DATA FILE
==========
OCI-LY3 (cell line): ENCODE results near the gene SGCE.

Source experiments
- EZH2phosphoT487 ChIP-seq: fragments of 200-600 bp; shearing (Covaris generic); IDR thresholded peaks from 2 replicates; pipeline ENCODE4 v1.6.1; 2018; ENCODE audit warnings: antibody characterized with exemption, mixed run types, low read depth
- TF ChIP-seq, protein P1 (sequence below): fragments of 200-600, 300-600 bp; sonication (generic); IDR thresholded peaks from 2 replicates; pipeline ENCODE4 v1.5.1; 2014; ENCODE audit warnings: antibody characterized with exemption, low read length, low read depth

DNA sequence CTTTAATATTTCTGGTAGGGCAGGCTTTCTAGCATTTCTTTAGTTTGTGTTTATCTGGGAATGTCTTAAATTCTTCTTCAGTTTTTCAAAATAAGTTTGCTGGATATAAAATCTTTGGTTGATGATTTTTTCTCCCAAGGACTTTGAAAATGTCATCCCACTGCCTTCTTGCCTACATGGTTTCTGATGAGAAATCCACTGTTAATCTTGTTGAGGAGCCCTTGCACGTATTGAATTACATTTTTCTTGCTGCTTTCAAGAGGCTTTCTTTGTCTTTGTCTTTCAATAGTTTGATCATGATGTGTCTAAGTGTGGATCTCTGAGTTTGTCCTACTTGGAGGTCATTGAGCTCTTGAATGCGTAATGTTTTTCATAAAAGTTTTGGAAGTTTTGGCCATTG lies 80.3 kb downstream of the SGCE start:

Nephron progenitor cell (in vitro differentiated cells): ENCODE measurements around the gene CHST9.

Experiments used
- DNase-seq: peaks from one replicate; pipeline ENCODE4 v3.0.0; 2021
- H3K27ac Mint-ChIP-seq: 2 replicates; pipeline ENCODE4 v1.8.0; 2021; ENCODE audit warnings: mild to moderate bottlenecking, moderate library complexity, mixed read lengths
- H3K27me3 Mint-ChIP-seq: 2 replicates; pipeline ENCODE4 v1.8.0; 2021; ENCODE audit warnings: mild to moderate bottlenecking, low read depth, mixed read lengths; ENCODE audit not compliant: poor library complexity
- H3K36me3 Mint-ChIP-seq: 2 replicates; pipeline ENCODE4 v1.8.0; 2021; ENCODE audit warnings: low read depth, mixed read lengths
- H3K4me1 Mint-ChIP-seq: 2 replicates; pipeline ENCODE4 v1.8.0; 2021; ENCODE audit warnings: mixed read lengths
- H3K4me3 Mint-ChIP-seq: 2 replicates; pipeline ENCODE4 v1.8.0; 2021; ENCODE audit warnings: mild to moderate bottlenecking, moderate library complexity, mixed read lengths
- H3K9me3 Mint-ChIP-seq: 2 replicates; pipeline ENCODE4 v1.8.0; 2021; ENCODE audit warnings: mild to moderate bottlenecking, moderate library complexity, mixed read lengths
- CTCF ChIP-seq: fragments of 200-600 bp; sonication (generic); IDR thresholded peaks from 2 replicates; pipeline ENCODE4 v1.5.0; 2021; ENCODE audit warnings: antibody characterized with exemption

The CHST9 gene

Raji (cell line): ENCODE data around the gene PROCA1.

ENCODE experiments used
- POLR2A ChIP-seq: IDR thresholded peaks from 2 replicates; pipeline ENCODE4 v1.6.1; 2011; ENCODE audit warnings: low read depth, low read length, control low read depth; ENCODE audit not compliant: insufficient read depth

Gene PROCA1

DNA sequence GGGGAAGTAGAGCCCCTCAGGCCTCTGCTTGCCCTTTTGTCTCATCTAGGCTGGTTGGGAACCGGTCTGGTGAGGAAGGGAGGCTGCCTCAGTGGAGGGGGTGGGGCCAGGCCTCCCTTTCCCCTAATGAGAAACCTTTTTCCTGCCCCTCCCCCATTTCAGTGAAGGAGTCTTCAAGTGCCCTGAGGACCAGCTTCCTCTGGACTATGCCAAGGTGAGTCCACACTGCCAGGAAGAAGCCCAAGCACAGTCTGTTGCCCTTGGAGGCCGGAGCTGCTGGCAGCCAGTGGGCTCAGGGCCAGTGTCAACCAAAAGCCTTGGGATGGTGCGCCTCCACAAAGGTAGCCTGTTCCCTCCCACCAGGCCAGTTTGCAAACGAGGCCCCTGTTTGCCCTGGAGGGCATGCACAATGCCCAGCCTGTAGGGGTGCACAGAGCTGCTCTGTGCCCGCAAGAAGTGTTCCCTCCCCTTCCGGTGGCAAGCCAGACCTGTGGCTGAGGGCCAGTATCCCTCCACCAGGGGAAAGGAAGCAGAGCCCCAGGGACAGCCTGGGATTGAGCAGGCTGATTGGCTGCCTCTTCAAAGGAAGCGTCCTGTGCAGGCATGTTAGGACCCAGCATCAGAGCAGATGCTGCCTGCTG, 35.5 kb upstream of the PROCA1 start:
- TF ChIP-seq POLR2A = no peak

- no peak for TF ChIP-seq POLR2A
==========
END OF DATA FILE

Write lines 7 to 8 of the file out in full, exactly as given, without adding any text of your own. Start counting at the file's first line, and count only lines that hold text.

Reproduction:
Experiments used
- DNase-seq: peaks from one replicate; pipeline ENCODE4 v3.0.0; 2021